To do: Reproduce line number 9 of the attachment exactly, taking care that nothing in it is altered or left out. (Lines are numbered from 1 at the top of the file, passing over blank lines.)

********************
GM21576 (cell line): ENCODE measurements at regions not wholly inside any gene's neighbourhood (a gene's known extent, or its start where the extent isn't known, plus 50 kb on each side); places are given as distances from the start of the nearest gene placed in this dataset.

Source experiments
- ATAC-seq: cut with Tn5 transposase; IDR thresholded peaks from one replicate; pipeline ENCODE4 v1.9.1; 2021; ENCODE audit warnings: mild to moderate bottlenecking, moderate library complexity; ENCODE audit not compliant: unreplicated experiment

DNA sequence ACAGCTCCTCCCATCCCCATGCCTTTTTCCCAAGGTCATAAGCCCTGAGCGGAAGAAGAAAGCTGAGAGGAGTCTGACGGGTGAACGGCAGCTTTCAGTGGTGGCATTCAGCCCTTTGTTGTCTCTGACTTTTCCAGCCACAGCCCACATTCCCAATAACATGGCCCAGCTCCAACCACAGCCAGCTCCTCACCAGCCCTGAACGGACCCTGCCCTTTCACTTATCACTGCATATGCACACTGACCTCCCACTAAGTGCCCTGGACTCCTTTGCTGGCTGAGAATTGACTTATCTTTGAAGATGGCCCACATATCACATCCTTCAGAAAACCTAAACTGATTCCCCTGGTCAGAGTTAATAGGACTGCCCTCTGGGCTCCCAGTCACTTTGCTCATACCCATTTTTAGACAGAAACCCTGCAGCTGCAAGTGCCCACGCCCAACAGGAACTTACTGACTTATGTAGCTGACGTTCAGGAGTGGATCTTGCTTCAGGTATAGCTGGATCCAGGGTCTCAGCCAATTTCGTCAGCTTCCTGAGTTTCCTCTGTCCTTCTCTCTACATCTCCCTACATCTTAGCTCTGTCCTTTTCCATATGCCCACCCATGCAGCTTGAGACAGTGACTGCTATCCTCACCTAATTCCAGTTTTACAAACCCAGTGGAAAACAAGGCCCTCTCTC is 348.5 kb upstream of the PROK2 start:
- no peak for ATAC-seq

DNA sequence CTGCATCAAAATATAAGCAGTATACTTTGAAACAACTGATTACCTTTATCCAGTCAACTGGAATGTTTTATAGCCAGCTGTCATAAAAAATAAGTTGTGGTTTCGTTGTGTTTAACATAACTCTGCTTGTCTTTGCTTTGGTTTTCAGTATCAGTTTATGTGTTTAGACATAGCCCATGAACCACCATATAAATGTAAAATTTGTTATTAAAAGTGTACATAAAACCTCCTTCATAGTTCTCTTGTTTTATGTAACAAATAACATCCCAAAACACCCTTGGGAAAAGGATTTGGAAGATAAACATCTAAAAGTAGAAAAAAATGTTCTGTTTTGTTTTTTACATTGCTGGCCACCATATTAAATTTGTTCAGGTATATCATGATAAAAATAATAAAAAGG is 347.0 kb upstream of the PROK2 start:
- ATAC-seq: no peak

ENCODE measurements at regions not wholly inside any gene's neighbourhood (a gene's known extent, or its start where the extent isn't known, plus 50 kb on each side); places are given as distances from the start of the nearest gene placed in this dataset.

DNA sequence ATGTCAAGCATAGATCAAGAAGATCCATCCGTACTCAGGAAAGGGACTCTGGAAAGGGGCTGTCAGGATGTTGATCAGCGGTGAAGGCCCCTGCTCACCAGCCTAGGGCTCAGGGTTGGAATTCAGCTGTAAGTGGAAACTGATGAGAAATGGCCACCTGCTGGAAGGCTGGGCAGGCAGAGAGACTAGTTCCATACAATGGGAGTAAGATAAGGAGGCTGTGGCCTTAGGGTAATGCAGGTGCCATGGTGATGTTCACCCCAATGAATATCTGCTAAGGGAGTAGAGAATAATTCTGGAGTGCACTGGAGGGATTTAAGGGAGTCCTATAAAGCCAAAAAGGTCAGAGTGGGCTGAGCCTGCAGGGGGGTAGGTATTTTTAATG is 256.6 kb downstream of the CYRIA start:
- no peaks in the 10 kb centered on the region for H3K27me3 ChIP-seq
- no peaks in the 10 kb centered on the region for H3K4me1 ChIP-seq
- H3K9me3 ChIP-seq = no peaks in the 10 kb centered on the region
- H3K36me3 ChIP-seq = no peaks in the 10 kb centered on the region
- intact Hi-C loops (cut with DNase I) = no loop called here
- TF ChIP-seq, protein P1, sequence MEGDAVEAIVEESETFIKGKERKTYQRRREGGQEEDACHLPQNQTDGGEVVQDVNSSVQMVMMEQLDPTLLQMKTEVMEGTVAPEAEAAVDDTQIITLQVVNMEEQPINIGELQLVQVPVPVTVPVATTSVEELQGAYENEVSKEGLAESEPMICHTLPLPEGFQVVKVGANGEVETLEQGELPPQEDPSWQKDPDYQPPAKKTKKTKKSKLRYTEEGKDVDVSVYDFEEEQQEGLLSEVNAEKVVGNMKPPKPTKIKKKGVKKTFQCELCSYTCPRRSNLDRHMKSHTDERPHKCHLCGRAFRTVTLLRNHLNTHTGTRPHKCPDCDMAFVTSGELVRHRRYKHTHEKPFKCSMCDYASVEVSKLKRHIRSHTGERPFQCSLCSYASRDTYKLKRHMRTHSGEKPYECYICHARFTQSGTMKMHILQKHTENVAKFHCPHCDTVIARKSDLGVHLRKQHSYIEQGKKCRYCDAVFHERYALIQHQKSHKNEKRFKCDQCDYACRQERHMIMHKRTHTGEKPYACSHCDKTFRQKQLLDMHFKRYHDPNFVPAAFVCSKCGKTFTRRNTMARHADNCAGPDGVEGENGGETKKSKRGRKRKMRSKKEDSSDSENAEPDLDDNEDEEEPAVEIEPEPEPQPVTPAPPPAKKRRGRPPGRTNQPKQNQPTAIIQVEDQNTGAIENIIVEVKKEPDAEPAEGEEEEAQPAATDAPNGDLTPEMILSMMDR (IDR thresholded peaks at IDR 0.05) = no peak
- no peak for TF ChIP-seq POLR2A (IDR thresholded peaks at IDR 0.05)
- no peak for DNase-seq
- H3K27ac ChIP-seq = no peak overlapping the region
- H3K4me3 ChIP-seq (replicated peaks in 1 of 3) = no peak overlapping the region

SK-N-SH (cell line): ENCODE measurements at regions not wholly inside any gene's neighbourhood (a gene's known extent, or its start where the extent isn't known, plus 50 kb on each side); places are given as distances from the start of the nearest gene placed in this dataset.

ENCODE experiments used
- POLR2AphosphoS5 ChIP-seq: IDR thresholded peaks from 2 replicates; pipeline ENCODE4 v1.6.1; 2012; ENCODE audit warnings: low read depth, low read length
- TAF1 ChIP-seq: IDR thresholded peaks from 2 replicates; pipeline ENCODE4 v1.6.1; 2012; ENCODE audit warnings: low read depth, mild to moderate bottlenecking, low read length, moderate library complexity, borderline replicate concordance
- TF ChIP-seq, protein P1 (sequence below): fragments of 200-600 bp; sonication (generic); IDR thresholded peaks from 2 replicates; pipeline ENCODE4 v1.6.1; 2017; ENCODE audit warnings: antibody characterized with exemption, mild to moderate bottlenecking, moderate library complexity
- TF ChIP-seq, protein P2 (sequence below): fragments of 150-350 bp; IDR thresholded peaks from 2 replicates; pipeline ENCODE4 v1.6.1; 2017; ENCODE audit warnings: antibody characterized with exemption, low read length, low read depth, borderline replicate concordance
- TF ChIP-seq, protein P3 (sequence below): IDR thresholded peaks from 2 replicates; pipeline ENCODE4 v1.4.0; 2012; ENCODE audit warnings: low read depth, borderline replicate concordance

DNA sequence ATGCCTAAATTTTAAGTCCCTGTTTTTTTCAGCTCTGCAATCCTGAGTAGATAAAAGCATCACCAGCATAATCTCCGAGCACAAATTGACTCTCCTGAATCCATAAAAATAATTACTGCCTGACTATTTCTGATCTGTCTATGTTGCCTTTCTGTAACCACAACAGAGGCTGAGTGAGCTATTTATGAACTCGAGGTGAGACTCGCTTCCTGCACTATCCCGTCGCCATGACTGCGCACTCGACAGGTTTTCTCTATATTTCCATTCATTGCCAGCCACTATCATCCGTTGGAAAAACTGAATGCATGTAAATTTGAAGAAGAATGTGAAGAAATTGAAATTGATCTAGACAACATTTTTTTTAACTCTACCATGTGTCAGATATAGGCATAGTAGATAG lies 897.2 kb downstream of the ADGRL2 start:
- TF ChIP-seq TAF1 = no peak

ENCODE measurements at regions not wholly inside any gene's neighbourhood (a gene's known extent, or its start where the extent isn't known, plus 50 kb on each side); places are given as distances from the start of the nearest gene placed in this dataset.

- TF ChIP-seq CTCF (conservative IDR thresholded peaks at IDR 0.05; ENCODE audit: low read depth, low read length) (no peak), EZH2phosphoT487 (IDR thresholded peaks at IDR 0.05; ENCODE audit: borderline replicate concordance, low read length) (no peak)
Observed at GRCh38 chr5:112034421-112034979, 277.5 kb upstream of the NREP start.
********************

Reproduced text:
DNA sequence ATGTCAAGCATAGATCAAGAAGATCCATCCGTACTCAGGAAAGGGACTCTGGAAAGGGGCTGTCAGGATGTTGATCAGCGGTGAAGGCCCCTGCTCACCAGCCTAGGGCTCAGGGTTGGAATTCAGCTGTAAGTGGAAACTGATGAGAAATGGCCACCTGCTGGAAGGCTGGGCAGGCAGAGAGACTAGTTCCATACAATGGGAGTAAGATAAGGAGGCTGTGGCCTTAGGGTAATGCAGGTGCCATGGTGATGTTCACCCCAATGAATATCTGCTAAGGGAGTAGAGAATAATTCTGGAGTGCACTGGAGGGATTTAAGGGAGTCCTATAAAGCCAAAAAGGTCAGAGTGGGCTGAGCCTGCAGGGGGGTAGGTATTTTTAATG is 256.6 kb downstream of the CYRIA start: